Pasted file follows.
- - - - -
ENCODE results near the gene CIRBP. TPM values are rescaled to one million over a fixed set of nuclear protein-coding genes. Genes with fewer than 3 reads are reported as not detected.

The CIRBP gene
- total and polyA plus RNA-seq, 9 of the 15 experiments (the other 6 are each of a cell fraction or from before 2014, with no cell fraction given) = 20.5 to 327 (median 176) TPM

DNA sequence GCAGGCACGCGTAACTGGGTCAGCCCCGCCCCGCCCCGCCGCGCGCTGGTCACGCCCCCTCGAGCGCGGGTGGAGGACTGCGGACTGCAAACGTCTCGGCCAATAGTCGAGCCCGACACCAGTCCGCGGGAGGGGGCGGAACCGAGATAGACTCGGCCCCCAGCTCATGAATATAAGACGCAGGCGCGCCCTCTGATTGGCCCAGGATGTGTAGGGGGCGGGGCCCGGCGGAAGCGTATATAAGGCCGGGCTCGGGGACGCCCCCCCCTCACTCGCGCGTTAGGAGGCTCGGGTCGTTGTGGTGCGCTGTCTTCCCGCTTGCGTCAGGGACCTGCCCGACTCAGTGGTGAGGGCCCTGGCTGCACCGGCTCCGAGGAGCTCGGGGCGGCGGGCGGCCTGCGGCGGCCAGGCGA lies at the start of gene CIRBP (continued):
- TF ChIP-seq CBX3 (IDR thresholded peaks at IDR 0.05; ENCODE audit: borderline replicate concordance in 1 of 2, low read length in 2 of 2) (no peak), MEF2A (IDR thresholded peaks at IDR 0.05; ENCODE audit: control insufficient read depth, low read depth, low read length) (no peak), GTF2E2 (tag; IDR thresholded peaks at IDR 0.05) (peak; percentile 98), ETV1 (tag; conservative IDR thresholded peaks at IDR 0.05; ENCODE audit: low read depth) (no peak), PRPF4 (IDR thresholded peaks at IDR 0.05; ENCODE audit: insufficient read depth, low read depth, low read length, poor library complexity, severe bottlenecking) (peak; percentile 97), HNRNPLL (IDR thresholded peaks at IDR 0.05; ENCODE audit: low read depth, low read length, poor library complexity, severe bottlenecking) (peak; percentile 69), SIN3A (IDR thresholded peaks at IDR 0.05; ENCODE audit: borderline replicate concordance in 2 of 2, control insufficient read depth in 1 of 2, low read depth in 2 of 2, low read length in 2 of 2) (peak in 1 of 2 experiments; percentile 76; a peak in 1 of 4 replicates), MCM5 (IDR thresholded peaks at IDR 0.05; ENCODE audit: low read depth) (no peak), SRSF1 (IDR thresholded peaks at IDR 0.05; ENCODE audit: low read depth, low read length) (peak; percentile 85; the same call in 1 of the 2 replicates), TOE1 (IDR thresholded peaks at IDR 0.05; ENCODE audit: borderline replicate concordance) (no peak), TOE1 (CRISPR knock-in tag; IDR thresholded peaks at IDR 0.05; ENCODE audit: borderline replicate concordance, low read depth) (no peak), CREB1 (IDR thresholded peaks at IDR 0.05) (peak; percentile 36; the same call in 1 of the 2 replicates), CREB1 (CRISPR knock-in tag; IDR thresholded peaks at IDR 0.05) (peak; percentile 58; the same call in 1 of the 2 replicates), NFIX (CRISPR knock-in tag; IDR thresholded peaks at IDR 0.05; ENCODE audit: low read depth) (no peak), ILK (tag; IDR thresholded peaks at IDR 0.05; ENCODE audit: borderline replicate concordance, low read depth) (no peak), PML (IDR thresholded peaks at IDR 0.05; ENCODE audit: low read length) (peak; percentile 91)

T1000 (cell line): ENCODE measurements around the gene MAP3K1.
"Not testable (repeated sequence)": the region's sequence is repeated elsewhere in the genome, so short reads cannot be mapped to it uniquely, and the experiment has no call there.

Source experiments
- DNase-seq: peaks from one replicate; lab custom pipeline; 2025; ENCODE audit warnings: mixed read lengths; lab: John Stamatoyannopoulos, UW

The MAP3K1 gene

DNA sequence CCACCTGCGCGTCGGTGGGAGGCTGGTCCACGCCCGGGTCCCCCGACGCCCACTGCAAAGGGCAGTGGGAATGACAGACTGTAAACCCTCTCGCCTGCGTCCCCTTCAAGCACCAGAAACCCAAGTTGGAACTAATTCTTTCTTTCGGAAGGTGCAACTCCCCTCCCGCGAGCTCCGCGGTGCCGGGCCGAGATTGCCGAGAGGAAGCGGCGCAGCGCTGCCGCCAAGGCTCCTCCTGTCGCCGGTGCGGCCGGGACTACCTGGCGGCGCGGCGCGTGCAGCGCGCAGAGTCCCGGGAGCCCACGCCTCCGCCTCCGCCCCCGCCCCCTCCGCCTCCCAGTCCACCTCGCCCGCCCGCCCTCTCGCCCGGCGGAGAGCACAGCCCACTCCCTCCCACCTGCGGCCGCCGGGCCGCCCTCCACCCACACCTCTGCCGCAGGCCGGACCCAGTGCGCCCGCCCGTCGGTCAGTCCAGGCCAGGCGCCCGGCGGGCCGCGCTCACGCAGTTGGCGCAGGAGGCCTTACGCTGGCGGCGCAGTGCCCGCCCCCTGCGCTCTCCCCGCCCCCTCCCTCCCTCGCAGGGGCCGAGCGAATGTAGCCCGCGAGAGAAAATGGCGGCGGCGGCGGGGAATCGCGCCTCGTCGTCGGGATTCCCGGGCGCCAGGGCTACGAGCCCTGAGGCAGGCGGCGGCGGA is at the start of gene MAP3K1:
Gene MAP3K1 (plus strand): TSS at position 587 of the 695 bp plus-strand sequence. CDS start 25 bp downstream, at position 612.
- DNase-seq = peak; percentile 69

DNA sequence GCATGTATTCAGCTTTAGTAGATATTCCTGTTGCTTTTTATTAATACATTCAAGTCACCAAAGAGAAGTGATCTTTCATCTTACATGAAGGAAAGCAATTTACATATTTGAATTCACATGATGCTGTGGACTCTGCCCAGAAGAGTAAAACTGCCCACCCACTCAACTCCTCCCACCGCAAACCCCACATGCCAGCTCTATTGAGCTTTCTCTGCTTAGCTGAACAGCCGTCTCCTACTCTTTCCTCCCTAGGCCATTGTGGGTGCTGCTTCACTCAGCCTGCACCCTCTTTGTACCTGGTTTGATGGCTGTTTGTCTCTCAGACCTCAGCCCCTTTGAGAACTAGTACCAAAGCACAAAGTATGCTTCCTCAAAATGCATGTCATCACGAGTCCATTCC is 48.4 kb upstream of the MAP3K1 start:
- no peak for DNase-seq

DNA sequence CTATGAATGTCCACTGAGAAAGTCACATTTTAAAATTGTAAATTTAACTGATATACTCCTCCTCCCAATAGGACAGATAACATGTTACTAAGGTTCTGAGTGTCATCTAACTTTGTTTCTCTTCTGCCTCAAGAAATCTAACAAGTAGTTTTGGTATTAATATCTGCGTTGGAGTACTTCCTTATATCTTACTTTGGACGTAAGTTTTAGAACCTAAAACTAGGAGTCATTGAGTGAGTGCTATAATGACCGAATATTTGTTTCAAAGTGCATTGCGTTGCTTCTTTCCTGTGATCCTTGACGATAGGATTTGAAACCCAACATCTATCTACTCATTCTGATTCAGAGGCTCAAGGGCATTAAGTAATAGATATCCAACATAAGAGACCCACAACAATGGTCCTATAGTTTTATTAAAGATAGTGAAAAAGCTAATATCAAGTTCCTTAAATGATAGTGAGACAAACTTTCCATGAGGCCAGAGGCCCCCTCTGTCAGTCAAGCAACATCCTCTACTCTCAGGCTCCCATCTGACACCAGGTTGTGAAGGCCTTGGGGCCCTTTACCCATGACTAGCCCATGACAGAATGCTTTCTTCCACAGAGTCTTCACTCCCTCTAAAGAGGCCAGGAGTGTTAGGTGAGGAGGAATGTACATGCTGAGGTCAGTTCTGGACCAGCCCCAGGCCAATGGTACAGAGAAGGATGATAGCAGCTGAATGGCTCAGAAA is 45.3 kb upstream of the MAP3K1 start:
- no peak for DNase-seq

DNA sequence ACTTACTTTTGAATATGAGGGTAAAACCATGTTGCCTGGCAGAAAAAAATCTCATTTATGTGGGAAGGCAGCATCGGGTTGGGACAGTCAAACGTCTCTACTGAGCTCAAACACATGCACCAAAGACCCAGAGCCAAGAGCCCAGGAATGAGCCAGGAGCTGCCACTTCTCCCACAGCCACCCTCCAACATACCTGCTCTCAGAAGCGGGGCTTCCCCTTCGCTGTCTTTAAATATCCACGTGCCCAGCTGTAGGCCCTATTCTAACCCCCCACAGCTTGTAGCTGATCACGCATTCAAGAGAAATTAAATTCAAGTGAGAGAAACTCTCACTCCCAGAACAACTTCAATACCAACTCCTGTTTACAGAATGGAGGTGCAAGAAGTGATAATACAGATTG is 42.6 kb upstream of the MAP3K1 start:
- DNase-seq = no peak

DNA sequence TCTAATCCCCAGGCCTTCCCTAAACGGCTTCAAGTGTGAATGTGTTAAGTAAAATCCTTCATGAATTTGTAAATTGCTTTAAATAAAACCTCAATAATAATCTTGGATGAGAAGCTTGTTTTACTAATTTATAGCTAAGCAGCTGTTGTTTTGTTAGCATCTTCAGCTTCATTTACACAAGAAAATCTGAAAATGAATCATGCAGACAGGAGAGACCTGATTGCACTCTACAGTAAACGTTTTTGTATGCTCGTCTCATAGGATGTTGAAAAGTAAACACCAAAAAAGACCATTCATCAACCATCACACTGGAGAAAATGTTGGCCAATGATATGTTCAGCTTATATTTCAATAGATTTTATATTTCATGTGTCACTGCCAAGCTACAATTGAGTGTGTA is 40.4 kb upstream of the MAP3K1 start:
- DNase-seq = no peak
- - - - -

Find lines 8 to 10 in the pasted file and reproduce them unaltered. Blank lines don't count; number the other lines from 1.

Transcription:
Source experiments
- DNase-seq: peaks from one replicate; lab custom pipeline; 2025; ENCODE audit warnings: mixed read lengths; lab: John Stamatoyannopoulos, UW

The MAP3K1 gene